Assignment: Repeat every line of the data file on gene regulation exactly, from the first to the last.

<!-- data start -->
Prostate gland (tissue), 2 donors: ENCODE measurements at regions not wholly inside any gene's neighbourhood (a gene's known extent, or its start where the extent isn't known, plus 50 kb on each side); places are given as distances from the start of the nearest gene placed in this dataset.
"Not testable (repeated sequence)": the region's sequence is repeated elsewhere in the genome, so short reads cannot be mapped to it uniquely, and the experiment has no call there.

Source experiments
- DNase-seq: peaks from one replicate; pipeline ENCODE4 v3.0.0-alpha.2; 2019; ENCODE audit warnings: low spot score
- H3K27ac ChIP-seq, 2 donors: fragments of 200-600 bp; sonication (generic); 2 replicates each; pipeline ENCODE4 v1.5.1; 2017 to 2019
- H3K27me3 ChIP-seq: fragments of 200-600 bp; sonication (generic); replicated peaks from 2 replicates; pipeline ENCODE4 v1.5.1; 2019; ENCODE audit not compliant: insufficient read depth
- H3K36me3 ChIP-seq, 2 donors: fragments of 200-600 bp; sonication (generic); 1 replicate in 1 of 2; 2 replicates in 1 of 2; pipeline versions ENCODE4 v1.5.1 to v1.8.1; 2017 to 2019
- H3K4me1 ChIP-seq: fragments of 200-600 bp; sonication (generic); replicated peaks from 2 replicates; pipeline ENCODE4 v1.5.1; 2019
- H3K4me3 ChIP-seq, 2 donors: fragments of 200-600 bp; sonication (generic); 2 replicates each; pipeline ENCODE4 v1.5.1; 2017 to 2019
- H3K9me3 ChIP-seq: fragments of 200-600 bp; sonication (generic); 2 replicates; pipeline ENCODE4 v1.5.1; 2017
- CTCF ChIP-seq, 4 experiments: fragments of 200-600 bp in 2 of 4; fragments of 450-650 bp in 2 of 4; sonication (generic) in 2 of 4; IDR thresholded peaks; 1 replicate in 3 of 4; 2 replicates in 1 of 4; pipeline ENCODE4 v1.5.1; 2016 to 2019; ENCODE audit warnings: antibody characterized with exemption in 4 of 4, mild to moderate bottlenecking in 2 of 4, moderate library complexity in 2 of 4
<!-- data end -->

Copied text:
Prostate gland (tissue), 2 donors: ENCODE measurements at regions not wholly inside any gene's neighbourhood (a gene's known extent, or its start where the extent isn't known, plus 50 kb on each side); places are given as distances from the start of the nearest gene placed in this dataset.
"Not testable (repeated sequence)": the region's sequence is repeated elsewhere in the genome, so short reads cannot be mapped to it uniquely, and the experiment has no call there.

Source experiments
- DNase-seq: peaks from one replicate; pipeline ENCODE4 v3.0.0-alpha.2; 2019; ENCODE audit warnings: low spot score
- H3K27ac ChIP-seq, 2 donors: fragments of 200-600 bp; sonication (generic); 2 replicates each; pipeline ENCODE4 v1.5.1; 2017 to 2019
- H3K27me3 ChIP-seq: fragments of 200-600 bp; sonication (generic); replicated peaks from 2 replicates; pipeline ENCODE4 v1.5.1; 2019; ENCODE audit not compliant: insufficient read depth
- H3K36me3 ChIP-seq, 2 donors: fragments of 200-600 bp; sonication (generic); 1 replicate in 1 of 2; 2 replicates in 1 of 2; pipeline versions ENCODE4 v1.5.1 to v1.8.1; 2017 to 2019
- H3K4me1 ChIP-seq: fragments of 200-600 bp; sonication (generic); replicated peaks from 2 replicates; pipeline ENCODE4 v1.5.1; 2019
- H3K4me3 ChIP-seq, 2 donors: fragments of 200-600 bp; sonication (generic); 2 replicates each; pipeline ENCODE4 v1.5.1; 2017 to 2019
- H3K9me3 ChIP-seq: fragments of 200-600 bp; sonication (generic); 2 replicates; pipeline ENCODE4 v1.5.1; 2017
- CTCF ChIP-seq, 4 experiments: fragments of 200-600 bp in 2 of 4; fragments of 450-650 bp in 2 of 4; sonication (generic) in 2 of 4; IDR thresholded peaks; 1 replicate in 3 of 4; 2 replicates in 1 of 4; pipeline ENCODE4 v1.5.1; 2016 to 2019; ENCODE audit warnings: antibody characterized with exemption in 4 of 4, mild to moderate bottlenecking in 2 of 4, moderate library complexity in 2 of 4